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All Carnage Is Not Created Equal

A proposed 'dirty war index' measures each side's atrocities and collateral damage in hopes of tamping them down.

War is ugly no matter how it progresses, but some aspects that accompany it — such as rape, killing civilians and torture — lie beyond the pale of acceptable actions. Except they don’t.

Every war has, to a greater or lesser extent, included a share of barbarity apart from combat itself. As General Sherman said in preface to his famed “War is hell” maxim, “War is at best barbarism.”

So given the scientific credo that if you can’t measure it, it doesn’t exist, two academics in England have developed a “dirty war index” to log accounts of such incidents as rape, using human shields, executing prisoners, planting landmines and destroying infrastructure needed for civilian survival. A description of the index appears online in the latest edition of the journal PLoS Medicine.

Madelyn Hsiao-Rei Hicks, an honorary lecturer with Institute of Psychiatry at King’s College London, and Michael Spagat, a professor in the economics department at the University of London’s Royal Holloway College, depict their index as “a data-driven public health tool based on laws of war that systematically identifies rates of particularly undesirable or prohibited, i.e. ‘dirty,’ war outcomes.”

The suggested index is a ratio of “dirty” cases in specific areas divided by the total number of cases, with the number multiplied by 100. As a ratio, comparisons across actors can be made more easily. For example, the authors looked at the three-cornered bloodletting in Colombia, where leftist guerillas fight rightist paramilitaries who in turn alternate between siding with the government and fighting it. The paramilitaries come out dirtiest with a DWI value of 99, derived from their penchant for killing civilians, while the guerillas and government forces come in with (hardly clean) values of 46 and 45, respectively.

“This finding,” the authors write, “combined with the paramilitaries’ methods (execution by close-range gunfire in massacres), suggests intentional targeting of civilians that requires recognition in Colombia’s paramilitary demobilization, disarmament and reintegration process.” In short, the DWI finds that some people are worse than others and should be treated as such.

That it’s data driven provides cover to those who would invoke the index, since picking out one side as “dirtier” or “cleaner” inevitably will generate howls.

“Data,” of course, is no guarantor of impartiality. “As for any conflict analysis, DWI selection, application, and interpretation must recognize the potential, varied biases of data sources and of particular DWIs. Conflicts are highly politicized, and combatants, supporters and detractors have always tried to manipulate reports of war outcomes.”

Nathan Taback, assistant professor at the University of Toronto’s Dalla Lana School of Public Health, noted some of these difficulties in a discussion (also appearing in PLoS Medicine) of the index’s practicality. A figure might be tainted by selection bias, missing data or partial data, suggested Taback, who has studied sexual violence in the simmering civil war in the Congo.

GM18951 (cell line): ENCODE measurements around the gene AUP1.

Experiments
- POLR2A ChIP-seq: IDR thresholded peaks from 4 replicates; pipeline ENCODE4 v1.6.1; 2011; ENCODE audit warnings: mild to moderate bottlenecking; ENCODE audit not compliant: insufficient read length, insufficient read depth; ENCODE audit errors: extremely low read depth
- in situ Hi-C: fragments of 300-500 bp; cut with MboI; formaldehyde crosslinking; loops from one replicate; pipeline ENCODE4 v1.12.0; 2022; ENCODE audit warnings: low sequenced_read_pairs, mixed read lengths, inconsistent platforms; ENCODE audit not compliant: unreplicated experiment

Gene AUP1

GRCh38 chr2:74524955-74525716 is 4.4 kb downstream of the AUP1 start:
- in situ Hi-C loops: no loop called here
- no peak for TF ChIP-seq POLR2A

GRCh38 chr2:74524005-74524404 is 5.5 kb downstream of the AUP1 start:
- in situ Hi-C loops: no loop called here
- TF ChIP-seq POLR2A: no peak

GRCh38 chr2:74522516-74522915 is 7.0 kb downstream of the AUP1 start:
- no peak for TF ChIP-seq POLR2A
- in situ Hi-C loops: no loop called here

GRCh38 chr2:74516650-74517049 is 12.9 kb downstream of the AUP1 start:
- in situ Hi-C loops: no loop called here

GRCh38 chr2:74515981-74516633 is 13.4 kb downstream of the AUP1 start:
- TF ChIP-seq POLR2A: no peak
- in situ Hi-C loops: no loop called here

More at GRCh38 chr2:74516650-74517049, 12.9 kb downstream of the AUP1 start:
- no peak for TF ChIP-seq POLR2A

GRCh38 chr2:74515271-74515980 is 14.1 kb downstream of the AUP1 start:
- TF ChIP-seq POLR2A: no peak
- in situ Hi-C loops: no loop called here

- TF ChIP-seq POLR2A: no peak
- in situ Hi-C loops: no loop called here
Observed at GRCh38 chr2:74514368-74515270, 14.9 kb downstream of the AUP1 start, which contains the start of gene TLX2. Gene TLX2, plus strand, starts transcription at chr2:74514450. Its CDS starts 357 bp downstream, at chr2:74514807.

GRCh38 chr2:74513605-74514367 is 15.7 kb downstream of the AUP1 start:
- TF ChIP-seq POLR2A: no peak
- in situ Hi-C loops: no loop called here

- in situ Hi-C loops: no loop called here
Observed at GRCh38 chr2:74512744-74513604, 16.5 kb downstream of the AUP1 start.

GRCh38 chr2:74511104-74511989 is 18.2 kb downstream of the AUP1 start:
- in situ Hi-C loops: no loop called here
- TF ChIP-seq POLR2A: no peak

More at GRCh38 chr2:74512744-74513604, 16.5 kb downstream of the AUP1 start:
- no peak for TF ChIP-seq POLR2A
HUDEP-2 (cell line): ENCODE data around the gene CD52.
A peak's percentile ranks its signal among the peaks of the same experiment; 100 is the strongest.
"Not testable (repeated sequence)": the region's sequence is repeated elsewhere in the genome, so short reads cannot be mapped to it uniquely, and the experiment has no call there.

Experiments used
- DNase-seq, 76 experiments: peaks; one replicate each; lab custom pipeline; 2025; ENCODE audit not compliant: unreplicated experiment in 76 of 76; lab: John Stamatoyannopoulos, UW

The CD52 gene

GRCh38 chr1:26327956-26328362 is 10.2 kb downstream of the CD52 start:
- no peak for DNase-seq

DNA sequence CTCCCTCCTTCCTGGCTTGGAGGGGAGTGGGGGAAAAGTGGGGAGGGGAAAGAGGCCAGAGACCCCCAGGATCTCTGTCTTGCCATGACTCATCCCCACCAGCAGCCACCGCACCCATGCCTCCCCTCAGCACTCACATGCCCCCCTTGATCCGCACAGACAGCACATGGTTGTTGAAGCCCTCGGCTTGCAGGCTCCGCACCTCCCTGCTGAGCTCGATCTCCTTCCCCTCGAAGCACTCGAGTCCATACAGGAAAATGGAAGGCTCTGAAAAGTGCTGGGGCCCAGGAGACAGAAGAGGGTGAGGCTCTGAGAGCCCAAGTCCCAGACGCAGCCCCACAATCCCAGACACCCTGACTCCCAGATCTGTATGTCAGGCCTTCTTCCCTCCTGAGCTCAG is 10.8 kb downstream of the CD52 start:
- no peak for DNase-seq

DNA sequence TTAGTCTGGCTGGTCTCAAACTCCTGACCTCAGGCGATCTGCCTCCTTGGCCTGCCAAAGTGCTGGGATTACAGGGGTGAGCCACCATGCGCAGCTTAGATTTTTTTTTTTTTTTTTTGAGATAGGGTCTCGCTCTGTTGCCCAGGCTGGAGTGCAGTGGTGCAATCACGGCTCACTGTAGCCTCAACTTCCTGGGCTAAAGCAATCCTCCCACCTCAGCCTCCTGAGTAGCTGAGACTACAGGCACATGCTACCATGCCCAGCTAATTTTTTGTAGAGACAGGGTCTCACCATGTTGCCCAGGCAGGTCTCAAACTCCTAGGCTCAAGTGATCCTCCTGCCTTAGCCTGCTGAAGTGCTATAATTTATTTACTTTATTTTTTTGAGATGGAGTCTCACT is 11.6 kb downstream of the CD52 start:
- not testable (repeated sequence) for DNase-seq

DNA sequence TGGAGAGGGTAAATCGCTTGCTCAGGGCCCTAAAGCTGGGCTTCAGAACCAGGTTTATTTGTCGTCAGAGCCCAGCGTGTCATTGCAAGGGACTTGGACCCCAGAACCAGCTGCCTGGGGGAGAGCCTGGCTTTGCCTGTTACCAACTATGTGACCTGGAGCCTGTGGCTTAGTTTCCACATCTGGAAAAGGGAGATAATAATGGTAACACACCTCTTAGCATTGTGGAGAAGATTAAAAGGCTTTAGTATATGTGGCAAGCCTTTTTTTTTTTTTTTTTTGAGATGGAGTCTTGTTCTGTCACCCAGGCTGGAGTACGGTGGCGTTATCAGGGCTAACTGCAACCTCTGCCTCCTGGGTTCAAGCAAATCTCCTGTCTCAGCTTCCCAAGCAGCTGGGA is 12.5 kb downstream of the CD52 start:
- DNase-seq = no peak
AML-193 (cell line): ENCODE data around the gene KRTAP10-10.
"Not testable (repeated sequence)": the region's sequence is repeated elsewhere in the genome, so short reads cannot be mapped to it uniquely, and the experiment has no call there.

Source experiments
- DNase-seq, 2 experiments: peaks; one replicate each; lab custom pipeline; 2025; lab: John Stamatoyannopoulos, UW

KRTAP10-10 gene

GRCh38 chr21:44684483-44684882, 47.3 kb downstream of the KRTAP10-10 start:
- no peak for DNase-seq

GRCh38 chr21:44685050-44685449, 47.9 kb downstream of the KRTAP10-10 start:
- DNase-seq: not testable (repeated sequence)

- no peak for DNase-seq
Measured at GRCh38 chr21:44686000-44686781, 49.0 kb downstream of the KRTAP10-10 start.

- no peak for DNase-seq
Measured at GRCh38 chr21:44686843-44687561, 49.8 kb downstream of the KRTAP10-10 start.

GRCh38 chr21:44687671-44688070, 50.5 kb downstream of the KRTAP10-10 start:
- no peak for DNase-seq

Such shortfalls are part of the reason the index is a ratio instead of an absolute number, since incomplete or underreported figures are likely to afflict all sides, the authors postulate.

The utility of such an index, beyond Stalin-esque bragging rights, lies in its basis on international law. By relying on the codification of accountability (which is what law boils down to), Hicks and Spagat write that the index, or DWI, can promote deterrence or justify intervention.

Likening the DWI to so-called “clean government” surveys used to alternately tease or bludgeon states into better rule, the authors see a genuine benefit from their exercise. “Increased accountability can have a deterrent effect in armed conflict and encourages adherence to international humanitarian law; an important element in preventing violence towards noncombatants. DWIs increase scrutiny and accountability specifically for dirty war methods.”

On first blush, the index seems draped in politics, which the authors acknowledge but disavow. “DWIs measure outcomes,” reads one of their paper’s sections, “not justifications or intentions.”

“Dirty outcomes,” they write, “can result from malicious intent, beneficent intent, or recklessness. … DWIs therefore only recognize the crucial matter of outcomes: the killings, injury or abuse of individuals and populations who should be protected from war.” Of course, even divorcing outcomes from intentions has overtones — a sheer numerical index makes the strategic bombing campaign against Nazi Germany, the Soviet push for Berlin and the Nazis’ own horrors from Rotterdam to Auschwitz mere data points on a spectrum.

In a sense, that may be the point.

In a line that could be directed at the United States’ global war on terror, in which the terrorists’ efforts are almost by definition “dirty” — killing civilians, executing prisoners, assassinating civilian leaders, use of indiscriminate weapons, attacks on medical or religious personnel — the good guys don’t get a pass: “Another group may have low DWIs generally, and a very low DWI for torturing prisoners, but torture breaches the precepts of humanity utterly so that to have a measurable rate at all is deplorable.”

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